The week of August 15, California experienced a historic lightning siege with a reported 11,000 lightning strikes over 72-hours, igniting more than 650 wildfires. Two of the lightning-caused fires, the Castle and Shotgun fires (Sequoia (SQF) Complex), were reported by Bald Mountain Lookout Wednesday, August 19, at approximately 7 am. Six 20-person hand crews hiked into the Golden Trout Wilderness to attack the Castle Fire, struggling against extreme fire behavior and poor visibility due to smoke.
Fire crews and air attack reported erratic behavior with wind-driven fire runs burning past the Little Kern River. Although thousands of gallons of water and retardant were used to stop the fire’s progression, within a few days the fire spread to more than 3,000 acres within the Golden Trout Wilderness. Since day 1, the fire has been in full suppression mode, using all available resources.
As concerns mounted over the fire’s behavior, Forest officials began requesting voluntary evacuations for mountain communities. Forest personnel reached out to forty permit holders with backcountry trips planned into the fire area. They implemented search and rescue efforts for hikers reported within the vicinity of the Castle Fire. On August 22, helicopter-523, based at the Forest Service Helibase in Kernville, airlifted five hikers out of the wilderness to safety.
Due to the incident’s complexity, we have had several teams and firefighters from throughout the United States and Mexico fight the blaze in our forest and mountain communities.
- • August 23, only 4-days after the fire was discovered, California Interagency Incident Management Team 12, a Type 2 team, took command of the incident.
- • September 3, command of the incident was transferred to the Northern Rockies Incident Management Team 1, a Type 1 team.
- • September 16, the complex was divided into two zones; East and West. CAL FIRE Incident Management Team 6 assumed command of the West Zone, and the Northern Rockies IMT maintained command of the East zone.
- • September 23, California Interagency Incident Management Team 2 took command of the East zone.
- • October 6, California Incident Management Team 13 assumed command.
The Eastern Area Gold Incident Management Team assumed command of the SQF Complex on October 22.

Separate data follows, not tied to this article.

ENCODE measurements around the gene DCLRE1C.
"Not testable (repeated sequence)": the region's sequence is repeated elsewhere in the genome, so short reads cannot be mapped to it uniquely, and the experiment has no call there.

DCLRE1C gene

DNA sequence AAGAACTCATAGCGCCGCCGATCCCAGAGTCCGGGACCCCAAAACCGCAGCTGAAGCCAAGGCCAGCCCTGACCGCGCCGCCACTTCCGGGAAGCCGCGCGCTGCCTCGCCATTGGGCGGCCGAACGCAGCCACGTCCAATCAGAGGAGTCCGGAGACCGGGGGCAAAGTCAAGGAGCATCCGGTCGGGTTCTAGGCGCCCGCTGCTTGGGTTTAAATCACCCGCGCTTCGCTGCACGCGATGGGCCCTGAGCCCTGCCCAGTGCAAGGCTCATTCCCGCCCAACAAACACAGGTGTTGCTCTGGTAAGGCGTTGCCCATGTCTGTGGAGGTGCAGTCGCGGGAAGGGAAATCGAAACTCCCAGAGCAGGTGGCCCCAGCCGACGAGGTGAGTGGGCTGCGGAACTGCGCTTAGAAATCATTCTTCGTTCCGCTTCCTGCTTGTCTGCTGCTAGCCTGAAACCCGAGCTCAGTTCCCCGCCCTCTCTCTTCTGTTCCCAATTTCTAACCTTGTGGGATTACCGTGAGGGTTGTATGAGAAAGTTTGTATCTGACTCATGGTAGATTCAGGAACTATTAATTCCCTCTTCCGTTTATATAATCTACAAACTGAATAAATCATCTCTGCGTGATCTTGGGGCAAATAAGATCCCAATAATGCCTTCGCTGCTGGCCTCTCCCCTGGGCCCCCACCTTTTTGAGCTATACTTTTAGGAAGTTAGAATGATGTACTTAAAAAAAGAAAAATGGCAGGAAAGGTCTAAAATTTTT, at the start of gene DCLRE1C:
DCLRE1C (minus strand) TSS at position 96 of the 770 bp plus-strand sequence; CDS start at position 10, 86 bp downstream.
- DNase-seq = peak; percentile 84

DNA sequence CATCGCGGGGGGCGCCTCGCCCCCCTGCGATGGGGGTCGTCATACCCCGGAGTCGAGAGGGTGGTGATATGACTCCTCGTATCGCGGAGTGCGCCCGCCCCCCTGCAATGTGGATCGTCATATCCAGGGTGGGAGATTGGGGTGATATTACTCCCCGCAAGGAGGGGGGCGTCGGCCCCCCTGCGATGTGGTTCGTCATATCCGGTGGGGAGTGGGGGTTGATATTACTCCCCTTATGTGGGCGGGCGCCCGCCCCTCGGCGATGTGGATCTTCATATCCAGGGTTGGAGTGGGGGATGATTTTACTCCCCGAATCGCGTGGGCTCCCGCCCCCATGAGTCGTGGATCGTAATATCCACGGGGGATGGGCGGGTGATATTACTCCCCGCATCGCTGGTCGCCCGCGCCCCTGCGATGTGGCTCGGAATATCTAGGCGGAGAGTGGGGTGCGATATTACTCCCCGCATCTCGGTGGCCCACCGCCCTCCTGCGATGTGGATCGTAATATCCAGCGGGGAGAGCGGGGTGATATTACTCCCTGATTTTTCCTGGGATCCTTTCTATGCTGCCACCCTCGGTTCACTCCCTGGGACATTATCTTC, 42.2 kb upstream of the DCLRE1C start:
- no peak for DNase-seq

Over the course of the fires, the United States Forest Service, National Park Service, CALFIRE, BLM, BIA and Tule River Reservation came together under unified command with the Incident Management Teams to fight the wildfire, the largest in Tulare County history.
Many cherished mountain communities and forest sites were within the fire’s path. Ponderosa, Pyles Boys Camp, Redwood Drive, Alpine Village, Sequoia Crest, and Doyle Springs all experienced varying amounts of damage and loss of homes. According to firefighters’ reports, winds blew the fire in a northwestern direction at an alarming rate that had not been seen in 10 years.
As you know, the fire went through a number of sequoia groves. Although the sequoias are fire-adapted, I developed a team of Forest Service personnel and key stakeholders to assess the impacts to the sequoia groves from the fire, compare the pre- and post-fire conditions, and develop short- and long-term restoration needs.
Although crews worked to stop the fire from spreading, secured perimeters, and wrapped historical structures, our losses were many. Among those are Jordan Peak Lookout and communications site, Grey Meadow Cabin, Mountain Home Guard Station, Clicks Creek Trailhead, at least one trail bridge on the Freeman Creek Trail, the Golden Trout Pack Station, and the CSET (Stars) Camp on the North road.
As fire suppression activities within the forest winddown, fire suppression repair activities are just beginning, and residents are returning. A Forest closure area was established due to multiple hazards and crews working in the area. Over the next several weeks, staff and contractors will be mitigating safety concerns to our communities.
We are permitting some individuals access to their private lands, cabins and permitted operations on National Forest System land. Requests are evaluated on a case-by-case basis. We have been granting access if there is no active fire in the area; accessing the area will not interfere with any fire operations, and the requested area is not located within a mandatory evacuation zone. District Rangers Eric LaPrice and Al Watson will continue to be the Points of Contact for approving additional names to the master list.